Feb 26

Croydon Vulnerable Adolescent Review Report 2019

Croydon Safeguarding Children Board have today published the CSCB Vulnerable Adolescent Review Report, which looked into the lives of 60 vulnerable young people identified by local agencies. This ground-breaking work gives an insight into their history, experiences and lives.

You can download the full report here

 

Introductory Statement from Di Smith (Interim Independent Chair Croydon LSCB)

 

Responses to the CSCB Vulnerable Adolescent Review Report 

 Andrew Brown, BME Forum

Croydon BME Forum are happy to endorse the report from the CSCB.

Being involved in the work over the past year its great to see the recommendations and findings that have now been published. The Forum in particular looking forward to working on how to work on the impact of ACEs in Croydon and how to include multi-agency professionals, families and the community. Croydon BME Forum is looking forward to working with the groups and organisations mentioned to resolve many of the issues that have been highlighted in the report.

Robert Henderson, Executive Director for Children, Families and Education, said:

Croydon’s vulnerable adolescents review is hugely important. The most extensive piece of work undertaken by our safeguarding board to date, it is a real window into the lives of some of our most vulnerable children and young people, and their families, and a powerful reminder of the challenges and incredibly complex issues they are facing every day. I want us to put this understanding of their lived experiences at the heart of everything we do, every day, to help them. The partnership will be taking swift and decisive action in relation to the recommendations.” 

Elaine Clancy, Director of Quality and Governance, for NHS Croydon Clinical Commissioning Group (CCG), said,

“NHS Croydon CCG welcomes the publication of the Vulnerable Adolescents Thematic Review.  We are committed to working with our colleagues from across both health and social care services to ensure that all Croydon children, regardless of their background, have access to the support and services they need to get the best start in life.  We will work these findings and recommendations into our work going forwards.”

Nicky Arrowsmith, Detective Chief Inspector – Metropolitan Police  

The Vulnerable Adolescent Review has been a great opportunity for us all to reflect on how we work together in partnership in order to safeguard children and young people in Croydon. This review has highlighted how we can take steps to support families, children and young people in the Borough and take action for successful outcomes at the earliest possible stage. Contributing to, and taking part in the Review has been highly useful and informative and reflects our collective views of what needs to happen in partnership in the near future.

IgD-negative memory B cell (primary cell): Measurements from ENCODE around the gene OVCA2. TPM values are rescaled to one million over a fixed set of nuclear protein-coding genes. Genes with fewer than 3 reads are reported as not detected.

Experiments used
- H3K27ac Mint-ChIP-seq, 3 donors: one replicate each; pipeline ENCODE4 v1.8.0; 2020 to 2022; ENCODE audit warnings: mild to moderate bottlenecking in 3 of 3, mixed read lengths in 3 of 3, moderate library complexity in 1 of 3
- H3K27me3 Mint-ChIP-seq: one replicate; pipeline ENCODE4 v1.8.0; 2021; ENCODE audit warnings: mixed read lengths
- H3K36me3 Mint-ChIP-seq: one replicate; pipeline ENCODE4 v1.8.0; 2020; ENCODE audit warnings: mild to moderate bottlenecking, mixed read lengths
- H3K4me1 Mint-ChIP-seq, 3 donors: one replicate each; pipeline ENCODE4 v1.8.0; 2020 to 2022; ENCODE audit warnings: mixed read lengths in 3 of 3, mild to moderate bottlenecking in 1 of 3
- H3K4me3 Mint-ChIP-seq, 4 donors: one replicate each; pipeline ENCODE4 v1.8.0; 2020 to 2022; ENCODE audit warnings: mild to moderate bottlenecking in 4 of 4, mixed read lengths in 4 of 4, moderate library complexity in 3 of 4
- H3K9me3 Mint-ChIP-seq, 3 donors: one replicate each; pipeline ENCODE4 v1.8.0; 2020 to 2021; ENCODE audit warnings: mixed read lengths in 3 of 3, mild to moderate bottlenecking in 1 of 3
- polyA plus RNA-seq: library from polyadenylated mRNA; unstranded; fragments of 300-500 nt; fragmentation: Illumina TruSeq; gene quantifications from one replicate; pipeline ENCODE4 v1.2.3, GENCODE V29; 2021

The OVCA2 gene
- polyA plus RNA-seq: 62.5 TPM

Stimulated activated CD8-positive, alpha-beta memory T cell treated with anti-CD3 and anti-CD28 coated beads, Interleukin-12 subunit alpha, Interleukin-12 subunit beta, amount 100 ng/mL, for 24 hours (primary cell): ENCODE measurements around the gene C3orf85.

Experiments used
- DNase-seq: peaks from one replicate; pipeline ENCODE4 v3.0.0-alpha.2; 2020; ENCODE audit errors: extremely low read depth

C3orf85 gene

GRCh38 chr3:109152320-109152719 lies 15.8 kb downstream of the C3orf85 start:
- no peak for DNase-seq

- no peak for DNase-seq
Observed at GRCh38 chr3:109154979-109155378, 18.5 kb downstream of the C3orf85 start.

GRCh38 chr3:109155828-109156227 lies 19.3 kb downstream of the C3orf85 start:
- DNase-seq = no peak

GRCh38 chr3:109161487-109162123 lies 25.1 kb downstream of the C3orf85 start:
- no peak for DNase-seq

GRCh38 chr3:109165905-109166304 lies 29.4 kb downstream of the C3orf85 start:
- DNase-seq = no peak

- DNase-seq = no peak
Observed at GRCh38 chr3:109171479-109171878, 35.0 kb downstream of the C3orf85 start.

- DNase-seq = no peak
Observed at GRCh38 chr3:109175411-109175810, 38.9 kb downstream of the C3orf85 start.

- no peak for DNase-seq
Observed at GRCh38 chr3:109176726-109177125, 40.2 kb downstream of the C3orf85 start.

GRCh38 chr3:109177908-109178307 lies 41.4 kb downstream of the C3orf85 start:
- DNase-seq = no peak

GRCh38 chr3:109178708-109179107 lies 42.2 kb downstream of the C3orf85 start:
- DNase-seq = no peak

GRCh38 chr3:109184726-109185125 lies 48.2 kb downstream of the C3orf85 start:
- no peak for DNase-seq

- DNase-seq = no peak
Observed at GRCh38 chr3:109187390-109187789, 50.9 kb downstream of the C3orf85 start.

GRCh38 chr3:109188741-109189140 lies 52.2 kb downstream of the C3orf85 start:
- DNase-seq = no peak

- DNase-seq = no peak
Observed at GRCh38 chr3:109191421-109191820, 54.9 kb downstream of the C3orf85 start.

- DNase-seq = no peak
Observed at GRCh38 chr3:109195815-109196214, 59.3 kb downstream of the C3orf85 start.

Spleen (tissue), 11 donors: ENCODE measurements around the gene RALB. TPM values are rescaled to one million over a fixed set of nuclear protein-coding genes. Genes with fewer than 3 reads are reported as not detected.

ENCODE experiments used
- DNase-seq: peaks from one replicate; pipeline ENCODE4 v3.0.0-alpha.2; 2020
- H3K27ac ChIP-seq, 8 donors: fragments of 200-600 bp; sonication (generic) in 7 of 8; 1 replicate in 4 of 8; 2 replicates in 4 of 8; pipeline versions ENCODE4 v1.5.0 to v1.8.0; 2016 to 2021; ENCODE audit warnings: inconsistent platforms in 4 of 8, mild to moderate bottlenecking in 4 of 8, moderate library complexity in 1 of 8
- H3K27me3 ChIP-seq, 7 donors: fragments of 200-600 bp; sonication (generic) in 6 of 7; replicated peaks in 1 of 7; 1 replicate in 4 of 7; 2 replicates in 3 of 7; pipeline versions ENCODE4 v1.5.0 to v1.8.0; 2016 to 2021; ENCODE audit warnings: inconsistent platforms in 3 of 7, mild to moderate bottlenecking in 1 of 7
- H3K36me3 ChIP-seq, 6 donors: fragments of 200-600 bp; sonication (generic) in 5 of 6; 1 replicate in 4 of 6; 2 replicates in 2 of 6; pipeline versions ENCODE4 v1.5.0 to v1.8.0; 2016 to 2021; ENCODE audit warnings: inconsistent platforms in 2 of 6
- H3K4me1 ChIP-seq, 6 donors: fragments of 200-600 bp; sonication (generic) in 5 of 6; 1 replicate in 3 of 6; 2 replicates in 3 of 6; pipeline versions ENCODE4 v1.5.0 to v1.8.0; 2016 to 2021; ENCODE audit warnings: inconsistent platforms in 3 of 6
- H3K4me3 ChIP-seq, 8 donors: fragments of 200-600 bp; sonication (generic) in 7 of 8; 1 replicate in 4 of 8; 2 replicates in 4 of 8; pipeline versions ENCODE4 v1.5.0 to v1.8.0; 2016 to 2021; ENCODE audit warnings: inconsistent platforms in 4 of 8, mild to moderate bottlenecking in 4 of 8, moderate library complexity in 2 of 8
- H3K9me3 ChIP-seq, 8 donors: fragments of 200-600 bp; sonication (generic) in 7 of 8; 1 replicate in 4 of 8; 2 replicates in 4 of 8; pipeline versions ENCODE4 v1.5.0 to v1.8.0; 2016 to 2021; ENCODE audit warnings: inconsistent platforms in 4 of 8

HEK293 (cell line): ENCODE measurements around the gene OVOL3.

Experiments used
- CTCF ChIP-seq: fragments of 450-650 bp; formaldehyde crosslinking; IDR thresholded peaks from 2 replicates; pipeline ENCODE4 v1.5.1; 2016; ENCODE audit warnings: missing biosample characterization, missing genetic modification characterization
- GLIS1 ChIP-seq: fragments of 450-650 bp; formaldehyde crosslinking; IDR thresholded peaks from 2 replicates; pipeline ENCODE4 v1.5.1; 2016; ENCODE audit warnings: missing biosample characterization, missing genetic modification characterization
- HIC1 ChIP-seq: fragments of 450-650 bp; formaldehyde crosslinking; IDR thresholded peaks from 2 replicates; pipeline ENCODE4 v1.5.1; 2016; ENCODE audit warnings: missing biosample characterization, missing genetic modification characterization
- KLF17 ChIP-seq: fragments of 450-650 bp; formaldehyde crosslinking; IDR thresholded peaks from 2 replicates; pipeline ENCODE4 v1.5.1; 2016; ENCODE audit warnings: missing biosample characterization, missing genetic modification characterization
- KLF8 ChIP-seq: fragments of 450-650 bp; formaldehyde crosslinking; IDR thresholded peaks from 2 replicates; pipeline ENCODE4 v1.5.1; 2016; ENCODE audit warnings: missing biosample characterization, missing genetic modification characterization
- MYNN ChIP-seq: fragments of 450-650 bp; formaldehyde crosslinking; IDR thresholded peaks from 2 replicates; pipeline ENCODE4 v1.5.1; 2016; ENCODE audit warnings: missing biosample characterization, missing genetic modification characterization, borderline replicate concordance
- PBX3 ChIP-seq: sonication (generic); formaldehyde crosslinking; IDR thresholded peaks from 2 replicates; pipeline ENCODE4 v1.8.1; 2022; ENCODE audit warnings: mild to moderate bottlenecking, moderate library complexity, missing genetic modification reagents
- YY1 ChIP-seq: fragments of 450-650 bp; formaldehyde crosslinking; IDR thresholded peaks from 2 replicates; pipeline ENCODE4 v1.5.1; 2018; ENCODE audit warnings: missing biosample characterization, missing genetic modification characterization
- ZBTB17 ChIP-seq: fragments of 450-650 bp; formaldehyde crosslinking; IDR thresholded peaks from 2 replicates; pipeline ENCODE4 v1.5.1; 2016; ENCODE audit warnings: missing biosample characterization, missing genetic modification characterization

Councillor Alisa Flemming, cabinet member for children, young people and learning, said:

The CSCB and the council commissioned this review to build a picture of the lives of these young people and identify the factors that make them particularly vulnerable to harm.

“The findings are a powerful reminder of the reality these children are living – from a very young age, many of them feel unsafe and isolated, and all of them are desperately in need of support and stability. Five of these young people have tragically lost their lives.

“The review has laid the foundations but it must be about how we learn from this review and what comes next. We must come together as a community support the remaining 55 young people, and to ensure that we do all we can to tackle the issues that have been pivotal in these young people’s lives, from housing need to mental health, so that we keep all our young people safe.”

 Councillor Hamida Ali – Cabinet Member for Communities, Safety & Justice said:

This is a hugely important piece of work – not just for Croydon because of the invaluable insight it offers us into the experiences and perspectives of some of our most vulnerable young people – but also because of what it offers the nation at large – given the challenges we face here are not particular to Croydon.

We are pursuing a public health approach to tackling violence in Croydon – including serious youth violence – and a key part of a public health approach is a clear understanding of the nature of the problem. This review will be vital to developing our approach to reducing violence – making sure we’re stepping in earlier and stopping violence from happening in the first place. 

 I commend the board on the leadership they demonstrate through this excellent piece of work – both here in Croydon – and further afield.

 

The Executive Summary Report can be read here

 

 

NSPCC
NHS South London
Met Police
NHS Croydon Health Services
NHS Croydon Clinical
Safer London